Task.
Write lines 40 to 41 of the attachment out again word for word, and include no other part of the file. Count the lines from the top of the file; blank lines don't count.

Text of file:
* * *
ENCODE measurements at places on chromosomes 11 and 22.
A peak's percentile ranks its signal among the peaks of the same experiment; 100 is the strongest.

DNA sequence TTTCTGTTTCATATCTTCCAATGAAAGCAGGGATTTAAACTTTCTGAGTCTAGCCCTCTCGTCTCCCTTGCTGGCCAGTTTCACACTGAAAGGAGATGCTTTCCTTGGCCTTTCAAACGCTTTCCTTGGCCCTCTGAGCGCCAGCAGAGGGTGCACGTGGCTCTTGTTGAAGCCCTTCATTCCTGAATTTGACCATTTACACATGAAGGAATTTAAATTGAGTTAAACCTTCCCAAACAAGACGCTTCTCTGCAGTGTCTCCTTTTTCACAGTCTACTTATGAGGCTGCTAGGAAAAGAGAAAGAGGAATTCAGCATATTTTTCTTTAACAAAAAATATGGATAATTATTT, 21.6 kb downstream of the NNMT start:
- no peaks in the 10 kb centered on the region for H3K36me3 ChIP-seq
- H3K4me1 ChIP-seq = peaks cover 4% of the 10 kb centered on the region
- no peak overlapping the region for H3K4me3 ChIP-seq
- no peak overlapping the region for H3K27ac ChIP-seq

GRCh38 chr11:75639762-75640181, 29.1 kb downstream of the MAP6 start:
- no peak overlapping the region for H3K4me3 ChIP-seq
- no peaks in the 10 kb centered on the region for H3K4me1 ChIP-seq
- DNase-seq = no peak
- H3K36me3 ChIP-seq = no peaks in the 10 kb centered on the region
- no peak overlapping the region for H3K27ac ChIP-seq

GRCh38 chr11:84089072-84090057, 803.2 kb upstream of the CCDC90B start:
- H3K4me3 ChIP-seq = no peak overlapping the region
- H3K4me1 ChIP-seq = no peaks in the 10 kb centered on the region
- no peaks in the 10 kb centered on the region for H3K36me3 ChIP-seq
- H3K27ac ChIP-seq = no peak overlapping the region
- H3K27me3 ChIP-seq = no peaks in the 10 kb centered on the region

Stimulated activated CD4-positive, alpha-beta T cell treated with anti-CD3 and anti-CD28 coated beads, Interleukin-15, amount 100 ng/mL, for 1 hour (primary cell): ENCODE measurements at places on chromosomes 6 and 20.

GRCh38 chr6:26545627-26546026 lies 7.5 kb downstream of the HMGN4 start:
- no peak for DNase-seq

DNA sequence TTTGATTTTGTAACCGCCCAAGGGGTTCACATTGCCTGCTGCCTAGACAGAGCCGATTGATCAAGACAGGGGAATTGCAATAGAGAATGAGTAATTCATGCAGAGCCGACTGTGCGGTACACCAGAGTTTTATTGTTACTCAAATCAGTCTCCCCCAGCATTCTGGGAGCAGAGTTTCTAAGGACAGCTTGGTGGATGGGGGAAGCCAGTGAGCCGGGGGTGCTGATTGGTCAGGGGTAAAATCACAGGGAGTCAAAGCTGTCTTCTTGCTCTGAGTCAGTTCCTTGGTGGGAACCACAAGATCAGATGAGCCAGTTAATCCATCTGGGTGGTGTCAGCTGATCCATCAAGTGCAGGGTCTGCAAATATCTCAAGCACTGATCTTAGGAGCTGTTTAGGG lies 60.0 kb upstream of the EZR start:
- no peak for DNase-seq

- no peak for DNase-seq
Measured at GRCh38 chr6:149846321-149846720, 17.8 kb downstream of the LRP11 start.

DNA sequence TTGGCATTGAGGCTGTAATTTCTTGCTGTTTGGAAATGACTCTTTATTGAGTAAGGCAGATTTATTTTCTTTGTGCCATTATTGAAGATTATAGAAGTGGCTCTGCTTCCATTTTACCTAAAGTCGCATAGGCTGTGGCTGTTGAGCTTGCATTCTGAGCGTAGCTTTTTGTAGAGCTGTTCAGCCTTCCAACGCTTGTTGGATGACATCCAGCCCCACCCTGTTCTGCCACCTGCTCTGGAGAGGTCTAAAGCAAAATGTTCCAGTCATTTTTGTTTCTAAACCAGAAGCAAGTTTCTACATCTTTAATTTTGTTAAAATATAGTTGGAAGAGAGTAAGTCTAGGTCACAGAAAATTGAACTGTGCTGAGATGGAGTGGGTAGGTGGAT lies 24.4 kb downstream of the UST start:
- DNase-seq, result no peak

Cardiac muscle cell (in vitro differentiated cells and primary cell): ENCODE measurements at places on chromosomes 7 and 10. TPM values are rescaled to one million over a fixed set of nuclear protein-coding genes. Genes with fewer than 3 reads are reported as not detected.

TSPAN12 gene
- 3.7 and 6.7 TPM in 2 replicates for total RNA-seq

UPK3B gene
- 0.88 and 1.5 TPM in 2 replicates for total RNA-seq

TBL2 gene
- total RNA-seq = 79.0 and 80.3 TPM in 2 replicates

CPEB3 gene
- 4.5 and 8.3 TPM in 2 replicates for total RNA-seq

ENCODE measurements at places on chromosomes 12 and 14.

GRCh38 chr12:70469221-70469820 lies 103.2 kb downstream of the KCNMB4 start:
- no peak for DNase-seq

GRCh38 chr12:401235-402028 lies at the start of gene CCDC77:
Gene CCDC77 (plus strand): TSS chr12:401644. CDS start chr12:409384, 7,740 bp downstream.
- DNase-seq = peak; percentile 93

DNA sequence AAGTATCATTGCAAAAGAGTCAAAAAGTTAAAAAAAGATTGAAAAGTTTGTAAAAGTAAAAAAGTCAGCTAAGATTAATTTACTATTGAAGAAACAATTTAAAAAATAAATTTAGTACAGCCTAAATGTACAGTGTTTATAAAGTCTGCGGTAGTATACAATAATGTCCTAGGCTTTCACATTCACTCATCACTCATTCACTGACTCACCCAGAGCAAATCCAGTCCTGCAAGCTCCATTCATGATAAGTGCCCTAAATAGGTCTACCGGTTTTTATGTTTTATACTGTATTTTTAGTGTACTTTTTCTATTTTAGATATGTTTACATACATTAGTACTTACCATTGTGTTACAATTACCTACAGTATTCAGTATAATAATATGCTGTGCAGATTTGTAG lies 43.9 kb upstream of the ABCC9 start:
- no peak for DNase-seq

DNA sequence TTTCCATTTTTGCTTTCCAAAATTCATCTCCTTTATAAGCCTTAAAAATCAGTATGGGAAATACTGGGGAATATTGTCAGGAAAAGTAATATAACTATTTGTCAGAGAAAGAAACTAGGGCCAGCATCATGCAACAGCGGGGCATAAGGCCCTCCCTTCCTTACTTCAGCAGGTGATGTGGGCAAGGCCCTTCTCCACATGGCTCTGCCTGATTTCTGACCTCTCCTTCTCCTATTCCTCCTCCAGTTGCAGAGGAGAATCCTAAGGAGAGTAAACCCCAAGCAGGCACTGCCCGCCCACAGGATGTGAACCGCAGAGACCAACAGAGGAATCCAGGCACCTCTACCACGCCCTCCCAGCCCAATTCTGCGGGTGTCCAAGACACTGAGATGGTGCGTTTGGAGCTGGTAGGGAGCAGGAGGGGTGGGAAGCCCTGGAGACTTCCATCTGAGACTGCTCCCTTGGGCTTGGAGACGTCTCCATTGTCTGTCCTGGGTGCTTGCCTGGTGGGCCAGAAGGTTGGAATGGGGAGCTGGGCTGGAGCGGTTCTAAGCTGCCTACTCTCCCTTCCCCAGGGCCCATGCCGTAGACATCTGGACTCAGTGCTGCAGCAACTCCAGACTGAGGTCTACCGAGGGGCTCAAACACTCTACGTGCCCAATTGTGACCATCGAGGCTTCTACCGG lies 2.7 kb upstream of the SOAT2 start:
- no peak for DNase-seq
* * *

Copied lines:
- no peak for DNase-seq

GRCh38 chr12:401235-402028 lies at the start of gene CCDC77: